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Pass blocking/pass rush data could be good news for Giants

Nate Solder

ESPN analytics show Giants may have had proper offseason focus

ESPN’s Next Gen Stats has, for the past year or so, been producing data on what it calls pass blocking and pass rushing “win rate.” ESPN recently released what I believe is its most in-depth information on the findings from those numbers to date, and there is positive news for the New York Giants in the results.

ESPN’s post is headlined “Pass blocking matters more than pass rushing, and we can prove it.”

The hard data shows that the Giants were 27th in the NFL last season with a pass block win rate of only 43 percent. That means that 57 percent of the time a pass rusher defeated his block in less than 2.5 seconds. ESPN says it uses that number simply because, from the snap, it equates roughly to how long it takes NFL quarterbacks to throw the ball.

In terms of pass rush win rate the Giants fared surprisingly well. The Giants were 18th in the league with a 50 percent pass rush win rate. This corresponds with research from Dan Pizzuta showing the Giants, per Sports Info Solutions, were ninth in the league in pressure rate at 32.14 percent. The fact that they were second-last in the league with 30 sacks means simply that they didn’t turn enough pressures into sacks.

Why could this data be good news for the Giants?

Because of what they accomplished in the offseason.

Pass blocking

We know that Eli Manning was under siege in 2018, especially the first half of the season. He was sacked a career-most 47 times. That amounted to Manning being taken down on 7.5 percent of his pass attempts, also easily a career-worst.

As Geoff Schwartz recently reminded us, the data tells us that “passing the ball is more important than rushing the ball” and that “passing efficiency is the most important stat that correlates to winning a game.”

ESPN’s Seth Walder says:

Teams that blocked well won more than teams that rushed the passer well.

In a given game from 2016-2018, the team with the better season-long PBWR won 60 percent of the time, while the team with the better PRWR won 52 percent of the time.

Walder also points out that “Three of the four conference finalists in 2018 finished the regular season ranked in the top four in pass block win rate.”

Back to the Giants.

The left side of the Giants’ line, Nate Solder and Will Hernandez, surrendered 12 sacks last season. Only one (Solder) came in the second half of the season, though, as the veteran and rookie got used to each other. That improvement should continue.

Jon Halapio is back and will be the center if he’s healthy. Matt Williamson tells us in his film study that Halapio does his best work in pass protection. In his two-game 2018 sample, Halapio graded far better in pass protection per Pro Football Focus (87.5) than run blocking (69.4) and did not allow a single pressure.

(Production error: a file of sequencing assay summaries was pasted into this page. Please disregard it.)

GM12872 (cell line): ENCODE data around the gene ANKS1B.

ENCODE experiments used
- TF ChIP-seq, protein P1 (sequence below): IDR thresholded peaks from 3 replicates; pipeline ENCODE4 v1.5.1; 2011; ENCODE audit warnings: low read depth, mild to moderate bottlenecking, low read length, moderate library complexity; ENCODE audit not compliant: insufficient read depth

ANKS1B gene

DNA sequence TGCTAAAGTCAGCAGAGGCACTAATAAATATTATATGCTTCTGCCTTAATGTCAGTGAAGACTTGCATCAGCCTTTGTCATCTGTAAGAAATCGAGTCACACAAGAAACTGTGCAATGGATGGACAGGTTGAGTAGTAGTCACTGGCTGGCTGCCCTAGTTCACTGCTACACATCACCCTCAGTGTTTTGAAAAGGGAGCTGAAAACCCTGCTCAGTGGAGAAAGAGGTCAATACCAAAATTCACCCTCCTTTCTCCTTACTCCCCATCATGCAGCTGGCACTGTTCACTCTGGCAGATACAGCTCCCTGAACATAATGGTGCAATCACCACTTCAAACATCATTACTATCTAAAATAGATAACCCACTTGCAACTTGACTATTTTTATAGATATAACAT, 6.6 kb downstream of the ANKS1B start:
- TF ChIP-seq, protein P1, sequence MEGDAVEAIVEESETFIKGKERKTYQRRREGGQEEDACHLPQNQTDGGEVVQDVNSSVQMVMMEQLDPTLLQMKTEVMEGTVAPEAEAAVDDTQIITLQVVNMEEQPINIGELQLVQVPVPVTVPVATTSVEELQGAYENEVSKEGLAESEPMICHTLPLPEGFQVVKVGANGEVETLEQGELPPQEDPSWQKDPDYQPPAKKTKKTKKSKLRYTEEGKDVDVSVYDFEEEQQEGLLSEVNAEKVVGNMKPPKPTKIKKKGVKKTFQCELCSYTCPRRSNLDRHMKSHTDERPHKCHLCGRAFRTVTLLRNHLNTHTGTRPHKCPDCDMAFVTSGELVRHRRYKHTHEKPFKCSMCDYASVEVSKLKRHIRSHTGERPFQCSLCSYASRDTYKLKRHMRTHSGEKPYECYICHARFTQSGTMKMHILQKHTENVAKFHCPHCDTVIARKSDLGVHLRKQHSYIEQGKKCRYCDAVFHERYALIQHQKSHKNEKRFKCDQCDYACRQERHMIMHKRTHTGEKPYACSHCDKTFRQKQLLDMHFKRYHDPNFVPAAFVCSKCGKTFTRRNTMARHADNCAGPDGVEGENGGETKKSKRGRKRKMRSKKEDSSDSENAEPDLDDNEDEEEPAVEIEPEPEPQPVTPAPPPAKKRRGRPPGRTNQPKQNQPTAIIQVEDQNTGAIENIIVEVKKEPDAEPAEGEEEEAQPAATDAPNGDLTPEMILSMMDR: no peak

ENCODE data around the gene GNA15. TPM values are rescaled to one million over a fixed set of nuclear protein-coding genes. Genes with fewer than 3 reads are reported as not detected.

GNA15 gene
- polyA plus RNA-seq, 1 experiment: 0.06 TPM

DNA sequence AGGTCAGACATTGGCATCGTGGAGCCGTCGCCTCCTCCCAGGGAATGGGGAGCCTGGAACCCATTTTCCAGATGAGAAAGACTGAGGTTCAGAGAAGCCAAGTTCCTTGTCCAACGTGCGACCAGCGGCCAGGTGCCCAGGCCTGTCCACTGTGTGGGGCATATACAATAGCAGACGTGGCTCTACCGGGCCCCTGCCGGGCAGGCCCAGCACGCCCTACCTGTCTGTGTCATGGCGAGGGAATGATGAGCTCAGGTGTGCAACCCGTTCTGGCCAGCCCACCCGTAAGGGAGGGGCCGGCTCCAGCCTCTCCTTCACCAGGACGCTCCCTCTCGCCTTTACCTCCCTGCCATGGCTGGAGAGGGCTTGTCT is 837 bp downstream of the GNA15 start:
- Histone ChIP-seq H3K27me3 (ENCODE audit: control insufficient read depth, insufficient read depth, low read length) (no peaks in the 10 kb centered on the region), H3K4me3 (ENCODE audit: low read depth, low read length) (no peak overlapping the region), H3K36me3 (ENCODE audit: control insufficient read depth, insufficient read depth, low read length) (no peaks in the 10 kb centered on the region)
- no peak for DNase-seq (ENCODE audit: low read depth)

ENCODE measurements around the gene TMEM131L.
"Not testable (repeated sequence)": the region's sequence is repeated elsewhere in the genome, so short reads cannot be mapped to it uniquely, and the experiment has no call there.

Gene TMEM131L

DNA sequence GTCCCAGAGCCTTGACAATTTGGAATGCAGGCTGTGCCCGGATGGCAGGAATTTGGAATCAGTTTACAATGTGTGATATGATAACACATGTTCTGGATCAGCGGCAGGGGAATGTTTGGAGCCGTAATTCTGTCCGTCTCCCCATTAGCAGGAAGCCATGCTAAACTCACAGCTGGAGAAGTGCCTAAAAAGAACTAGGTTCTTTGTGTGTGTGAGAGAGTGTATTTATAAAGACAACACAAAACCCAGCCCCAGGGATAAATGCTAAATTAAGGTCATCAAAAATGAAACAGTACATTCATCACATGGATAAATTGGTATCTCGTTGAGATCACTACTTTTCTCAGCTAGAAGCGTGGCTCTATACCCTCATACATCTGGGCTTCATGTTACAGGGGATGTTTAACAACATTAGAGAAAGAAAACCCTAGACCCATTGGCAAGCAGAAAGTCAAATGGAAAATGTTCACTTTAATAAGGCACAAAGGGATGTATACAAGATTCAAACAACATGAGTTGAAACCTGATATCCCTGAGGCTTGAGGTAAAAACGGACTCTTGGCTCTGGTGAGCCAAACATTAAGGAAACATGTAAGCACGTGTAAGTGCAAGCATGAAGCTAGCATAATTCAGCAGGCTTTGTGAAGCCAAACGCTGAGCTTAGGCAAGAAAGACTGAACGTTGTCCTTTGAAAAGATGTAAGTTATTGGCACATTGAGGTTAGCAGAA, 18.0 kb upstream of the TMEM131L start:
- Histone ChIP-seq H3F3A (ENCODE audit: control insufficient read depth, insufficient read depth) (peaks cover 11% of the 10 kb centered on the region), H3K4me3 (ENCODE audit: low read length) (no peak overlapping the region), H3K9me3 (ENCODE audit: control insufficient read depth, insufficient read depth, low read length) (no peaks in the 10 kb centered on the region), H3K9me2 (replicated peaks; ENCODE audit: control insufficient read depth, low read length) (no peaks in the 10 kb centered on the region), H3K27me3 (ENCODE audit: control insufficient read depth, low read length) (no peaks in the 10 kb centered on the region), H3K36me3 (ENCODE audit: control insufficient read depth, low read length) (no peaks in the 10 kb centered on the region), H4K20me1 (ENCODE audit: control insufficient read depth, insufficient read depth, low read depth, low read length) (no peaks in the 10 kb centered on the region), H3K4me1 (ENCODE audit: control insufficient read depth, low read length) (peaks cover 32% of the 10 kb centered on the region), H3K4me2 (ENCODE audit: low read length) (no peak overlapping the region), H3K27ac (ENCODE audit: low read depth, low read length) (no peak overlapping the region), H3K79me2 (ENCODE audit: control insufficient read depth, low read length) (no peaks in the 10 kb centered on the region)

New right guard Kevin Zeitler allowed three sacks last season while, per PFF, compiling the league’s highest pass blocking efficiency rate among guards at 98.9.

Right tackle Chad Wheeler allowed five sacks and 43 pressures in 534 pass blocking snaps. His 95.3 pass blocking efficiency rating was 53rd of 58 qualifying tackles.

Remmers, playing his weaker position of guard, gave up seven sacks and 42 pressures in 705 pass blocking snaps. His pass blocking efficiency score was 96.3. In 2017, Remmers played 337 pass blocking snaps at right tackle, did not allow a sack and had a pass blocking efficiency score of 97.0.

In other words, the Giants should be improved across the entire offensive line in pass blocking.

Pass rushing

The Giants are gambling on the potential of Lorenzo Carter and Oshane Ximines, a return to form by Markus Golden, and hopeful improvements in the secondary to help them create enough pass rush.

What if the Giants don’t get the production they are hoping for from these guys, or the push they are hoping for from defensive linemen Dexter Lawrence, B.J. Hill and Dalvin Tomlinson?

ESPN’s research says simply that inability to rush the passer is less important than inability to block for one.

On this, the results are more clear. It’s better to have the best offensive line. It just matters more. Given the attention and accolades that pass-rushers receive, this is somewhat surprising. But offenses across the league have a wider distribution of skill than defenses. This means that the best offenses tend to outperform the top defenses.

When in doubt in team building, it makes sense to lean toward the offense where an advantage is leveraged the most. And along the line of scrimmage is no different. Good pass blocking bests good pass rushing.

So, if we accept ESPN’s data and Pizzuta’s assertion that the secondary was a bigger problem for the Giants than the pass rush in 2018, this data is all good news for New York.

Of course, whether or not you accept these findings as correct is entirely up to you.

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